UCL Discovery
UCL home » Library Services » Electronic resources » UCL Discovery

Teachers’ identification of anxiety and somatic symptoms in their pupils

Neil, LE; (2016) Teachers’ identification of anxiety and somatic symptoms in their pupils. Doctoral thesis , UCL (University College London). Green open access

[thumbnail of Louise Neil Final PhD Thesis February 2016.pdf]
Preview
Text
Louise Neil Final PhD Thesis February 2016.pdf - Accepted Version

Download (3MB) | Preview

Abstract

Anxiety and somatic symptoms are some of the most common and debilitating mental health problems in childhood yet frequently go unnoticed and untreated. UK schools have been urged to take a more prominent role in promoting good mental health in their pupils; yet whether their teachers can recognise children’s anxiety and somatic symptoms, and how teachers identify these symptoms has not been investigated. This two-stage study involved 1346 7-11 year old children, their class teachers and a subsample of parents. Standardised scales and a simple rating scale were used to collect data on children’s anxiety and somatic symptoms and teachers’ psychological wellbeing. Qualitative interviews were conducted with a smaller purposively selected group of teachers to investigate how teachers identified symptomatic pupils. A modest positive association was found between teachers’ and children’s reports of anxiety and somatic symptoms, and teachers were rarely able to identify children whose self-reported or parent-reported anxiety and somatic scores suggested clinical levels of symptoms. Themes identified from interviews included the perception that anxiety can be identified through oppositional behaviour, and the perception that somatic symptoms vary in their authenticity. The associations between teachers’ own psychological wellbeing, feelings of responsibility and attitudes towards the causes and presentation of children’s symptoms were investigated for any relationship with sensitivity to pupils’ symptoms. Teachers’ obsessive-compulsive symptoms were positively associated with sensitivity to pupils’ anxiety symptoms. Findings from two short, newly developed scales suggested that teachers felt highly responsible for pupils’ wellbeing and believed children were more likely to exaggerate somatic symptoms than anxiety, but these constructs were not associated with sensitivity to children’s symptoms. Results suggest that teachers are somewhat sensitive to the variation in pupils’ levels of anxiety and somatic symptoms, but struggle to distinguish children who self-report particularly high levels of symptoms from the rest of their class.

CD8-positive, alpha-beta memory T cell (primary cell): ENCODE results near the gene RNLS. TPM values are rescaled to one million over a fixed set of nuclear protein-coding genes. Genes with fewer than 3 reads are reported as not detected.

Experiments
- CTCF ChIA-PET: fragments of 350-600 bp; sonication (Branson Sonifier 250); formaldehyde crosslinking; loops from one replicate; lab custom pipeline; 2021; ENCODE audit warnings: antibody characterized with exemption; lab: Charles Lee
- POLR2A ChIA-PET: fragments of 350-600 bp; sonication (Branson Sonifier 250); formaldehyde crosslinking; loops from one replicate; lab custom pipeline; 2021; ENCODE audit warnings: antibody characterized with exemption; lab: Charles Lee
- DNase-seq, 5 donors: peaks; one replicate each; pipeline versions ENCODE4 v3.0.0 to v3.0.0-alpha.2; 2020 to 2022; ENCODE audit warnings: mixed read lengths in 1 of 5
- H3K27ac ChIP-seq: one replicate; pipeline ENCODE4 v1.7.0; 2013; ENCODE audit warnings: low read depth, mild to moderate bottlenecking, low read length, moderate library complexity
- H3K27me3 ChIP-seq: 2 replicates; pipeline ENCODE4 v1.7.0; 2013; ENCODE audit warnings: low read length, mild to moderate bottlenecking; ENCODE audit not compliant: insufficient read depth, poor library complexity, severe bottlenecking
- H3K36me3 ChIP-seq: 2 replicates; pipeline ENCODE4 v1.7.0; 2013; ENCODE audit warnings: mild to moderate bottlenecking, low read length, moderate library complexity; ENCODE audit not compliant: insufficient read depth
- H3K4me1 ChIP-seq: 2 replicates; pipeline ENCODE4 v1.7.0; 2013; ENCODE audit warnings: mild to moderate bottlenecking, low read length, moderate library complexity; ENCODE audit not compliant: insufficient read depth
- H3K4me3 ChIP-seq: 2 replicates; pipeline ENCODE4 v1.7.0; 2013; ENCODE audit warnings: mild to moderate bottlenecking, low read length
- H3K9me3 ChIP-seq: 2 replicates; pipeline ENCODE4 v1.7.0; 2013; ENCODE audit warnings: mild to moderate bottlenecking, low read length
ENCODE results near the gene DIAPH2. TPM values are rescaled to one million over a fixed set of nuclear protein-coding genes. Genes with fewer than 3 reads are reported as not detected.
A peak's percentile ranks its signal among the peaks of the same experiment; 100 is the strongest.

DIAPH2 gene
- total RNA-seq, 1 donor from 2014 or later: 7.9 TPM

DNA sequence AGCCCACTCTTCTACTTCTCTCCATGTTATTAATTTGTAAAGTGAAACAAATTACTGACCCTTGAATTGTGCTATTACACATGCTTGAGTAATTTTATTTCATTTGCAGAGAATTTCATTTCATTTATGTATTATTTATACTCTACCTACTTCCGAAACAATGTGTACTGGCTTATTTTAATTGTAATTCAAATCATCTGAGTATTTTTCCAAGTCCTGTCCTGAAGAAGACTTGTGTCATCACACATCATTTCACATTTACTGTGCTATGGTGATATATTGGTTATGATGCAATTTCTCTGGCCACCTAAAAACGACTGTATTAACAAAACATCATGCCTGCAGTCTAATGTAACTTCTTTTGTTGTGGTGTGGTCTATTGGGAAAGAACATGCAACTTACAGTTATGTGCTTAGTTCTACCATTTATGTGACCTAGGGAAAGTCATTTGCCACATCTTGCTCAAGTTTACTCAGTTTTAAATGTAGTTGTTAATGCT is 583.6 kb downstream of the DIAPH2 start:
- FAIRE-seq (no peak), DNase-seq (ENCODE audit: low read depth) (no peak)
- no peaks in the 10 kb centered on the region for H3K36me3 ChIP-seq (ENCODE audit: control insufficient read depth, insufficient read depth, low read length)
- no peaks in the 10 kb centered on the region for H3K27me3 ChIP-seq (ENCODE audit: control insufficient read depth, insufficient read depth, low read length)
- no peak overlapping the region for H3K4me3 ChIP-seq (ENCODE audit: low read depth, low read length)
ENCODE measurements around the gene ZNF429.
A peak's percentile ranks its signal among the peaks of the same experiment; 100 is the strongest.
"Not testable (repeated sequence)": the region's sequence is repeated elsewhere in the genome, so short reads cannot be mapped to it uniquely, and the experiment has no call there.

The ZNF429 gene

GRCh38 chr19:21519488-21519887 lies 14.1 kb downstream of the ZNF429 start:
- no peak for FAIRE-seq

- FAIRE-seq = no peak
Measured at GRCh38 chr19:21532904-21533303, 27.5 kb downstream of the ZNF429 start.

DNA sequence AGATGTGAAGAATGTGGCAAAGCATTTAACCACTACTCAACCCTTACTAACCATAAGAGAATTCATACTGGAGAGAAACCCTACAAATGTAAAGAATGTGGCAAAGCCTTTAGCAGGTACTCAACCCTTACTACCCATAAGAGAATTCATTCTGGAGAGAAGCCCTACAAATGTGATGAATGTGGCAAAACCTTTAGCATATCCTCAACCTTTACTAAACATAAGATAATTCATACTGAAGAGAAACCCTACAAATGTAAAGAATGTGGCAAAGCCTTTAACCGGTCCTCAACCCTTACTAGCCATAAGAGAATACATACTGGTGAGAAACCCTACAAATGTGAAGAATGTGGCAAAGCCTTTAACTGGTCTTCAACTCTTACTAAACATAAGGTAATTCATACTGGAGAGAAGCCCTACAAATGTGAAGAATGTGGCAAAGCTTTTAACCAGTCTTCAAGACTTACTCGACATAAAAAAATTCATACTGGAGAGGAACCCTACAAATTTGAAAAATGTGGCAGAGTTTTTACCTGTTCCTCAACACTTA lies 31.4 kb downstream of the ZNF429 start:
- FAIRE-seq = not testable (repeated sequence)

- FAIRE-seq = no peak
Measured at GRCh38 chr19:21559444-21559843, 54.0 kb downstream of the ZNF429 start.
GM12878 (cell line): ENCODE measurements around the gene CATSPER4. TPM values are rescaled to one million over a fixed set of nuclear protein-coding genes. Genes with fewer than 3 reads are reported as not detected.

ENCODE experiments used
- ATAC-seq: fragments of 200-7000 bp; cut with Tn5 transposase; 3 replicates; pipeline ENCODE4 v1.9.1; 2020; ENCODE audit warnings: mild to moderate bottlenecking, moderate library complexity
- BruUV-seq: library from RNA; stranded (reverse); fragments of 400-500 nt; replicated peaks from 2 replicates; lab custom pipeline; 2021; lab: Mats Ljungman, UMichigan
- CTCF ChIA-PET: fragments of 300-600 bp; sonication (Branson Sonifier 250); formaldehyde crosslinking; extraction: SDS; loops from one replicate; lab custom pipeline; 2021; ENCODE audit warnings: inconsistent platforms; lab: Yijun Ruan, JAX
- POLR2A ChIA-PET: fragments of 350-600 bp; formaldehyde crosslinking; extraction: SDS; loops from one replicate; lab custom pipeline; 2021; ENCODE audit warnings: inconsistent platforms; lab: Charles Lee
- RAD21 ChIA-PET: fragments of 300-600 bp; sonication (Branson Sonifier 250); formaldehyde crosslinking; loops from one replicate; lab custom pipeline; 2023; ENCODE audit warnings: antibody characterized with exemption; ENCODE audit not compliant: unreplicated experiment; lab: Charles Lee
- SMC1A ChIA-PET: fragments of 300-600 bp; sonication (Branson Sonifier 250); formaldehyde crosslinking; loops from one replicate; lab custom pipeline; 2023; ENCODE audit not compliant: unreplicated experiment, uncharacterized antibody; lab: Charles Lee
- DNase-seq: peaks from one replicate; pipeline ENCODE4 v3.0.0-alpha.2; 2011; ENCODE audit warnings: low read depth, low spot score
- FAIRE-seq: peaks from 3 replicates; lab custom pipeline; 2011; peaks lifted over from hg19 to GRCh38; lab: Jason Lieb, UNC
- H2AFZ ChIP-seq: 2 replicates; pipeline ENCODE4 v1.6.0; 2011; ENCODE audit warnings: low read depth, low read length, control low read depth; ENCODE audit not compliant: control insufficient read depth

Type: Thesis (Doctoral)
Title: Teachers’ identification of anxiety and somatic symptoms in their pupils
Open access status: An open access version is available from UCL Discovery
Language: English
UCL classification: UCL
UCL > Provost and Vice Provost Offices > School of Education
UCL > Provost and Vice Provost Offices > School of Education > UCL Institute of Education
UCL > Provost and Vice Provost Offices > School of Education > UCL Institute of Education > IOE - Social Research Institute
UCL > Provost and Vice Provost Offices > School of Life and Medical Sciences
UCL > Provost and Vice Provost Offices > School of Life and Medical Sciences > Faculty of Brain Sciences
UCL > Provost and Vice Provost Offices > School of Life and Medical Sciences > Faculty of Brain Sciences > Div of Psychology and Lang Sciences
URI: https://discovery.ucl.ac.uk/id/eprint/1474414
Downloads since deposit
1,377Downloads
Download activity - last month
Download activity - last 12 months
Downloads by country - last 12 months

Archive Staff Only

View Item View Item